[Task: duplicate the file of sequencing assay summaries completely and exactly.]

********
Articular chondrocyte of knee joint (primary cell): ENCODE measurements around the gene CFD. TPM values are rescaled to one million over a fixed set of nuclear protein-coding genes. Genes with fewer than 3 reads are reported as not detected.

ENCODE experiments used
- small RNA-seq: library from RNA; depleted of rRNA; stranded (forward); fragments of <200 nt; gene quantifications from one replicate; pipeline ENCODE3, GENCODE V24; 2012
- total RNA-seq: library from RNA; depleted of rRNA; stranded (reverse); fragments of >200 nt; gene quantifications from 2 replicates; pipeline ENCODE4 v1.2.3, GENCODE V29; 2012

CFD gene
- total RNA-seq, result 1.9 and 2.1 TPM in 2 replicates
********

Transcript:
Articular chondrocyte of knee joint (primary cell): ENCODE measurements around the gene CFD. TPM values are rescaled to one million over a fixed set of nuclear protein-coding genes. Genes with fewer than 3 reads are reported as not detected.

ENCODE experiments used
- small RNA-seq: library from RNA; depleted of rRNA; stranded (forward); fragments of <200 nt; gene quantifications from one replicate; pipeline ENCODE3, GENCODE V24; 2012
- total RNA-seq: library from RNA; depleted of rRNA; stranded (reverse); fragments of >200 nt; gene quantifications from 2 replicates; pipeline ENCODE4 v1.2.3, GENCODE V29; 2012

CFD gene
- total RNA-seq, result 1.9 and 2.1 TPM in 2 replicates